1. Anonymous Coward
      Anonymous Coward

      I couldn't agree more Kev.

      In the mid to late 50s my company had several engineers out there to certify the install of reverse osmosis desal plants, most of which were supplying cities.

      The big problem appears to be the lack of knowledge of the political establishment, especially when they are being advised by members of the eco-green blob fraternity.

      1. This post has been deleted by its author

  18. Mike Friedman

    This is silly.

    California is full of incredibly bright people. This has been though of before (in face a large desalination plan went on line this year in San Diego and Santa Barbara brought its 1980s vintage plant out of mothballs this year). Others have been talked about.

    But what exactly would you plan to do with all of that salt? And whatever other impurities might be pulled out? It's generally mixed back with some water and put back into the ocean which is not without its impact on wildlife and ocean ecosystems.

    Desalination makes some sense in places like Israel or Saudi Arabia where water is quite scarce, and California will probably have to use it more in the future, but implying that Californians are dense and stupid because they haven't considered this is insulting and just plain wrong. It's complicated and very expensive to run destination plants. Of course if the energy is produced by solar in some way that reduces the environmental impact, but there is no such thing as a free lunch.

    British people don't always have all of the best engineering ideas in the world. Trust me, I've owned a British car (a 1969 Morris Mini Minor).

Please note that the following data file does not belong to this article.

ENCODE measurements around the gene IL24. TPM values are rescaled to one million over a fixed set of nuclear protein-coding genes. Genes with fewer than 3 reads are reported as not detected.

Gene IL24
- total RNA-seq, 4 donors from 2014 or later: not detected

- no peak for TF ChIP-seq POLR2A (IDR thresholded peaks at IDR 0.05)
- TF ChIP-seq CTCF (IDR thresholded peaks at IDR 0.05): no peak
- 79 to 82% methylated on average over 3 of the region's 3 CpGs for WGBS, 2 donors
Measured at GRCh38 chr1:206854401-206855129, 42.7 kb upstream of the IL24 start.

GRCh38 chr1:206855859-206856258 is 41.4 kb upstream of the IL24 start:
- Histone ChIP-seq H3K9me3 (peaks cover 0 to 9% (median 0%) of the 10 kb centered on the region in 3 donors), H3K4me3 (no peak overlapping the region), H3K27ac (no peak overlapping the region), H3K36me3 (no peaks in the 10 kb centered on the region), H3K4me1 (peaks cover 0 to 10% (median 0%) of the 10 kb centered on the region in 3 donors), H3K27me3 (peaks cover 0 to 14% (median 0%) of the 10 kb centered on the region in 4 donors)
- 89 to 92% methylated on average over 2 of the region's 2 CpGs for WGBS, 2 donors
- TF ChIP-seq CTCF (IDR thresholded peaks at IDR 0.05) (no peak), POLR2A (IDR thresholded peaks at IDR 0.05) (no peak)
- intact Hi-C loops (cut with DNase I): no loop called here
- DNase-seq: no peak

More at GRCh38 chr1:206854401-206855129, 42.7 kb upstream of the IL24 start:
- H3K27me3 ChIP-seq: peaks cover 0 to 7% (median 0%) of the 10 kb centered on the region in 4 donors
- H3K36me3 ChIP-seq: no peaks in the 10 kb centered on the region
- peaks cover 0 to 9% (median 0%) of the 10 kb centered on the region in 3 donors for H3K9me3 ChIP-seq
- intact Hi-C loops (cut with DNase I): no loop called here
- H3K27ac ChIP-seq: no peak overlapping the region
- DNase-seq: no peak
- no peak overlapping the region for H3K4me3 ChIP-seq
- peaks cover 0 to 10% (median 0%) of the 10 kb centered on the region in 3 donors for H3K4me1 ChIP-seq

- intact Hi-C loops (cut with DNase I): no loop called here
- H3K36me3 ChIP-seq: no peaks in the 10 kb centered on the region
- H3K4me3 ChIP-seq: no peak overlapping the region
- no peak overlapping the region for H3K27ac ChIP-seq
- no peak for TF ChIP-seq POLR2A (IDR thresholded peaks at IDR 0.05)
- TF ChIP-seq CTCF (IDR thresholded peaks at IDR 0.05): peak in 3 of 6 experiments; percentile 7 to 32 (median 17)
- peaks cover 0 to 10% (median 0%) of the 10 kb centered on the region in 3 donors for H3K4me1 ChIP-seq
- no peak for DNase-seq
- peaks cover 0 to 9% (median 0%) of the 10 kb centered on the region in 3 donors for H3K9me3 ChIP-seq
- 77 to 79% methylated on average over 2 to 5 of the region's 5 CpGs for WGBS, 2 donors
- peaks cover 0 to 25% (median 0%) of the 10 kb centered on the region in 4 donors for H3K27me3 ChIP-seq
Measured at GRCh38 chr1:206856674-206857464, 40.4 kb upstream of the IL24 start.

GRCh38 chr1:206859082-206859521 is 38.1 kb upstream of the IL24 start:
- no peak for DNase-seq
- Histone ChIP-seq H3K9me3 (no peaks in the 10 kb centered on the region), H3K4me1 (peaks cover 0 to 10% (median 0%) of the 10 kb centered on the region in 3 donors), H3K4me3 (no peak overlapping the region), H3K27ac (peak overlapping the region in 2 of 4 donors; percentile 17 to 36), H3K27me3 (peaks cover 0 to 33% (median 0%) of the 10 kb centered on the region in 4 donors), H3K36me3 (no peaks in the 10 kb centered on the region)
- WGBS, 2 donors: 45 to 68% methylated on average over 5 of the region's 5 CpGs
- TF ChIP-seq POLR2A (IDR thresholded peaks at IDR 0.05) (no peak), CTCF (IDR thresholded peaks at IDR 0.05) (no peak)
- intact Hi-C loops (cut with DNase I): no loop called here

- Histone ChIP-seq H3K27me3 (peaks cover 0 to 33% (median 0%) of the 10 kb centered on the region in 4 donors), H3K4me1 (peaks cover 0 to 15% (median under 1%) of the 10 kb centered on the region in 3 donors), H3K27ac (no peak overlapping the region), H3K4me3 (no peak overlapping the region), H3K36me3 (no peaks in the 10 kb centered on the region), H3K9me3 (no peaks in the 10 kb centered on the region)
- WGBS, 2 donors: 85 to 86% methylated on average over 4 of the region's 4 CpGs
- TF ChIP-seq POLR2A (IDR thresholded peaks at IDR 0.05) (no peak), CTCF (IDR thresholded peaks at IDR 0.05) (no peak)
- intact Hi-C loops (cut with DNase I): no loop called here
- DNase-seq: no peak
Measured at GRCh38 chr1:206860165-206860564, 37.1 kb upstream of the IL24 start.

1. bombastic bob Silver badge

      "But what exactly would you plan to do with all of that salt? And whatever other impurities might be pulled out?"

      well, in all practical sense, we're just going to put it all back where we found it in the FIRST place!

      The solution to pollution, is DILUTION! When the result is 'below minimum detectability', it is ZERO. So use a long effluent pipe, send it out to deep water, mix it with sea water along the way, and let it go, let it go, and it won't hurt any organisms [to the tune of some disney earworm, heh]

      but it wouldn't hurt to sample the water on occasion to make sure the levels of salt, etc. aren't increasing. Good engineering up front would prevent that, then occasionally monitor. No discharging inside of a harbor or bay, where water may not mix with the rest of the ocean, etc.

      And I like someone else's comment about reclaimed sewer water. They're doing that in San Diego county in a few places, jokingly called "toilet to tap". It's a great idea. Effluent from sewage treatment is probably CLEANER than what N. California sends via aqueduct.

      1. I. Aproveofitspendingonspecificprojects

        San Diego wouldn't have a problem had the environmentalists from non San Diego regions come and voted San Diego close its power plant then the saw the drought coming and buggered off to not build fairy wind castles and glass palaces that run on sunlight and antifreeze. Suppose you kick the politician that licked their arses out of office then sue the bastards for damages.

        If you uses marsh lakes with mussel beds and reeds it will clean up effectively. I'm not sure you can convince people to drink it but most people drink Thames river water after it's been used three or four time. The trick is: Don't tell them about it.

        The trick worked in Chernobyl too, apparently it killed thousands but Russia only reported some 60 or so. They thought they were going to get away with it but the Swedes noticed it made their shoes dirty.

        1. Charles 9

          "The trick worked in Chernobyl too, apparently it killed thousands but Russia only reported some 60 or so."

          You have some independent and unbiased evidence to that effect?

  19. Nanners

    Cali is a mess

    With few bright spots. They hold us back and create evil every chance they get. Can't wait till they sink into the ocean and Vegas is beach front. This is so doable and the only ones stopping this from happening is Cali. Even I've asked my self why this isn't being done before. Sell the salt duh.

  20. earl grey

    you're missing the obvious